Back to #JustSchools: Creating Safe and Supportive Schools for Black and Brown Girls
A Webinar Presentation:
Tuesday, August 13th | 3:30pm EST
On January 15th, 2019, four Black and Latina 12-year-old girls were strip-searched in Binghamton, New York because they seemed “hyper and giddy.” In 2018, Faith Fennidy, an 11-year old Black girl, was sent home, in tears, from her Louisiana Catholic school because administrators said her braids did not comply with school policy. In 2015, 16-year-old Shakara was dragged out of her seat by a police officer because of an argument with a teacher.
These events are not outliers. They reflect the reality that Black girls are six times more likely to be suspended than their White peers; and that Black and Brown girls and TGNC youth are formally disciplined for things like talking back, getting up to throw away trash, not listening to the teacher, or not obeying dress code policies. And yet in spite of harsh and zero-tolerance discipline policies, explicit and implicit bias in the classroom, a lack of culturally relevant and affirming curriculum, inadequate trauma-informed practices and supports, and the hyper-policing of their bodies and expression, organizations like our partner Girls for Gender Equity demonstrate how Black and Brown girls and TGNC youth are advancing insightful and powerful visions for safe, holistic, welcoming, and affirming schools for all students.
As we prepare for a new school year, please join CJSF and our partners and friends for a conversation that will highlight resources and solutions to achieve the schools all students deserve--spaces of love, healing, justice, and joy. If you're an educator, funder, advocate or organizer, this conversation is for you.
Develop a deeper understanding of how and why Black and Brown girls are disproportionately punished and affected by institutional violence in schools and how this threatens their mental, physical, and emotional safety
Learn about how YOU can center the intersections of Black and Brown girlhood in your work to combat the harmful ways that Black and Brown girls are impacted by hardening practices in schools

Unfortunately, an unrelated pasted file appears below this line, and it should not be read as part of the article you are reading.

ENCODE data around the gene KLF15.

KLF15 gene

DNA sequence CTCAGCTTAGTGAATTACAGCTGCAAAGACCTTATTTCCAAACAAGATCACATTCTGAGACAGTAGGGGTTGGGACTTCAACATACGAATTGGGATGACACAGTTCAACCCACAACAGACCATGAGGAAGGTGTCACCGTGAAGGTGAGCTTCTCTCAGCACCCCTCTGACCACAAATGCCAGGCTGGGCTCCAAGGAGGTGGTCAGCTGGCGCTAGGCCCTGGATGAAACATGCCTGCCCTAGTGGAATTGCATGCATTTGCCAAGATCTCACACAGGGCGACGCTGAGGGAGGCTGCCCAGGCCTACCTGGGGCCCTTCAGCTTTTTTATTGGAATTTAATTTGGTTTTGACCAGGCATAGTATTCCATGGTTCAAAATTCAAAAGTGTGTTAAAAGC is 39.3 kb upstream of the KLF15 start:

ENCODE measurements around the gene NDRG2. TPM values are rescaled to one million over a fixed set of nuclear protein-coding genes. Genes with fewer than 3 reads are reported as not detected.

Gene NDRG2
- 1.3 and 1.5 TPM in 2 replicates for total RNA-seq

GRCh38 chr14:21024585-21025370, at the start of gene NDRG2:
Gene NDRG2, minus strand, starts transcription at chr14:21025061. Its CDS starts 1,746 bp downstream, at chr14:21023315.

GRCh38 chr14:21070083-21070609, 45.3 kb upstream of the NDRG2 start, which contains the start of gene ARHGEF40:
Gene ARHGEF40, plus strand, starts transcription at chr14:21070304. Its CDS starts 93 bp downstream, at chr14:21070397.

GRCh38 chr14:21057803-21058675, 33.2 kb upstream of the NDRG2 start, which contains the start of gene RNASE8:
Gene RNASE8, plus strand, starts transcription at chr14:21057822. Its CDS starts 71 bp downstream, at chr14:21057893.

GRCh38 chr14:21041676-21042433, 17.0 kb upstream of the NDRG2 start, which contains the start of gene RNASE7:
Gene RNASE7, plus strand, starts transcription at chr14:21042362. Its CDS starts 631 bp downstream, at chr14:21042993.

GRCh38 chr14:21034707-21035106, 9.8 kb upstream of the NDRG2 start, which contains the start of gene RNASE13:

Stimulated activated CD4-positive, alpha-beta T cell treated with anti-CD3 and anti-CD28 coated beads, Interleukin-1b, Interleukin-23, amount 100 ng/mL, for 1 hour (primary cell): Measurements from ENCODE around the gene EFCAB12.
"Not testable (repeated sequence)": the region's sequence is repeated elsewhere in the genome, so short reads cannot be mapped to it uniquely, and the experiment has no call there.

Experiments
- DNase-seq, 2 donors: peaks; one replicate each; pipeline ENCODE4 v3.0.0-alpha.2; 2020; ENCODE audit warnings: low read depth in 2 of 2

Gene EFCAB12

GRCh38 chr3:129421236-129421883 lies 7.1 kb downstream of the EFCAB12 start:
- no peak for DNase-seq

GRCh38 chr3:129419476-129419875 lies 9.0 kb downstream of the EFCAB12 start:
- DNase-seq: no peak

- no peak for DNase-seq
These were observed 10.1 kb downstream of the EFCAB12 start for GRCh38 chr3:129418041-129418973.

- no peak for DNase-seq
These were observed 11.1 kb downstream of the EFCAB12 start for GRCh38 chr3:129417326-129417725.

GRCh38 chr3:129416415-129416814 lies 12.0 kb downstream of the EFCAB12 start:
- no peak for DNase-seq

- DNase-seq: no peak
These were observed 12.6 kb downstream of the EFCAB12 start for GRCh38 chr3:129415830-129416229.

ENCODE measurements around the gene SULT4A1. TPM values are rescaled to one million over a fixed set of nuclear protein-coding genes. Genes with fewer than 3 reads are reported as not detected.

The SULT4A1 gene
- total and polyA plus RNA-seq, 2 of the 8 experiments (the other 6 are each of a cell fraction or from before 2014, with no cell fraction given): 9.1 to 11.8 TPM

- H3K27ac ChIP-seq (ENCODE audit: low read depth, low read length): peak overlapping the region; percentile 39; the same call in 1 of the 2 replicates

Engage in critical dialogue with organizers, educators, funders, researchers, and students about how we can work collaboratively and collectively to ensure schools are safe and supportive environments for all students, namely Black and Brown girls
Leave with tangible tools and resources, including Girls for Gender Equity’s School Girls Deserve report and Start from the Ground Up, Grantmakers for Girls of Color research and toolkit
Tynesha McHarris, Program Officer Advancing Adolescent Girls’ Right Initiative, NoVo Foundation
- Grantmakers for Girls of Color - Start from the Ground Up
Denisha Jones, Ph.D., J.D., Director of ECE Organizing for Defending the Early Years, Director of Art of Teaching at Sarah Lawrence College
Logan Meza, Youth Community Organizer, S.O.U.L Sisters Leadership Collective
Aishatu Yusuf, Senior Education Policy Fellow, National Black Women’s Justice Initiative
Cierra Kaler-Jones, Education Anew Fellow, Communities for Just Schools Fund and Teaching for Change
Allison R. Brown, Executive Director, Communities for Just Schools Fund
Please register now and stay connected for updates on confirmed panelists.
Back to #JustSchools: How Educators Can Show Up for Youth of Color & Queer Youth in the New School Year
Archived Webinar Presentation:
August 22, 2018
As schools across the country dive into the 2018-19 academic year, the Communities for Just Schools Fund and the Southern Education Foundation hope to help channel #RedforEd and #MarchForOurLives energy towards active solidarity with Black, brown, and queer youth long on the frontlines demanding (and modeling) liberatory, relationship-centered, police- and ICE-free schools.
What: Back to #JustSchools: How Educators Can Show Up for Youth of Color & Queer Youth in the New School Year (Webinar and toolkit)
When: August 22 at 4:30 pm EST
Where: Online Via Registration Only
This webinar (and follow-up toolkit) will:
introduce youth- and teacher-led organizations advancing restorative practices, social-emotional learning, and culturally competent curriculum and pedagogy to improve school climate;
offer educators concrete tools to take into the classroom to advance racial justice and model the nurturing, affirmative world we all deserve to live in; and,
invite educators and education justice allies to follow the developments of CJSF's Education Anew Institute for more resources and training opportunities to advance #justschools.
Featured presenters include:
Norma Rodriguez, Organizing & Policy Director, Californians for Justice
Rene Bosolet, Special Education Teacher, City-As-School HS & Member, Teachers Unite!
Deborah Menkart, Executive Director, Teaching for Change
What is the Education Anew Institute?
The Education Anew Institute is an online hub and engagement strategy aimed at connecting more classroom educators--and also district leaders, philanthropists, researchers, advocates, organizers, and policymakers--around the country to the practices, policy solutions, and implementation strategies that youth, parent, and teacher organizers know create safe, healthy, and equitable learning environments.